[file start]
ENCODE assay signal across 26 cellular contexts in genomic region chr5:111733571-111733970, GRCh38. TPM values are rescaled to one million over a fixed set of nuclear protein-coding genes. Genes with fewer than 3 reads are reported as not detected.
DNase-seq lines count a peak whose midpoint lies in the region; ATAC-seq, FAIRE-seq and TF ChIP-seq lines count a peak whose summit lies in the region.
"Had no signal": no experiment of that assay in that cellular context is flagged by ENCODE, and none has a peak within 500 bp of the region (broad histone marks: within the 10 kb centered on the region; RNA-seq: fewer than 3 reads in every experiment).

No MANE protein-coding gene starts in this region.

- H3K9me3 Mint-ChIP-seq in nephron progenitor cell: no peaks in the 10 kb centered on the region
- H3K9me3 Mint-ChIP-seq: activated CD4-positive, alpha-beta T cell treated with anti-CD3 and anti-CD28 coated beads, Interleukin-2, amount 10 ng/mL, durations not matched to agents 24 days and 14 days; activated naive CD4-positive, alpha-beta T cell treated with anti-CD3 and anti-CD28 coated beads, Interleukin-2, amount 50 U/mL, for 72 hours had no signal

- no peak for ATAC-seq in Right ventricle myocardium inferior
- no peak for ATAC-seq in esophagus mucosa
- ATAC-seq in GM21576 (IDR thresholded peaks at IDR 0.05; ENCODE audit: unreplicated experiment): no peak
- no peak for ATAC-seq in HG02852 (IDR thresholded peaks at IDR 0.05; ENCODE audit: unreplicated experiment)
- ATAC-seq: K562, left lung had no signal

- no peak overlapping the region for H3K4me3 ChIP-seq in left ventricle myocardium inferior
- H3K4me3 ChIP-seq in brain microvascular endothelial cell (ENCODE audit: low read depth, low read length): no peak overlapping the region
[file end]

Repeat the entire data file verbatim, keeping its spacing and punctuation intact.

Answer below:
ENCODE assay signal across 26 cellular contexts in genomic region chr5:111733571-111733970, GRCh38. TPM values are rescaled to one million over a fixed set of nuclear protein-coding genes. Genes with fewer than 3 reads are reported as not detected.
DNase-seq lines count a peak whose midpoint lies in the region; ATAC-seq, FAIRE-seq and TF ChIP-seq lines count a peak whose summit lies in the region.
"Had no signal": no experiment of that assay in that cellular context is flagged by ENCODE, and none has a peak within 500 bp of the region (broad histone marks: within the 10 kb centered on the region; RNA-seq: fewer than 3 reads in every experiment).

No MANE protein-coding gene starts in this region.

- H3K9me3 Mint-ChIP-seq in nephron progenitor cell: no peaks in the 10 kb centered on the region
- H3K9me3 Mint-ChIP-seq: activated CD4-positive, alpha-beta T cell treated with anti-CD3 and anti-CD28 coated beads, Interleukin-2, amount 10 ng/mL, durations not matched to agents 24 days and 14 days; activated naive CD4-positive, alpha-beta T cell treated with anti-CD3 and anti-CD28 coated beads, Interleukin-2, amount 50 U/mL, for 72 hours had no signal

- no peak for ATAC-seq in Right ventricle myocardium inferior
- no peak for ATAC-seq in esophagus mucosa
- ATAC-seq in GM21576 (IDR thresholded peaks at IDR 0.05; ENCODE audit: unreplicated experiment): no peak
- no peak for ATAC-seq in HG02852 (IDR thresholded peaks at IDR 0.05; ENCODE audit: unreplicated experiment)
- ATAC-seq: K562, left lung had no signal

- no peak overlapping the region for H3K4me3 ChIP-seq in left ventricle myocardium inferior
- H3K4me3 ChIP-seq in brain microvascular endothelial cell (ENCODE audit: low read depth, low read length): no peak overlapping the region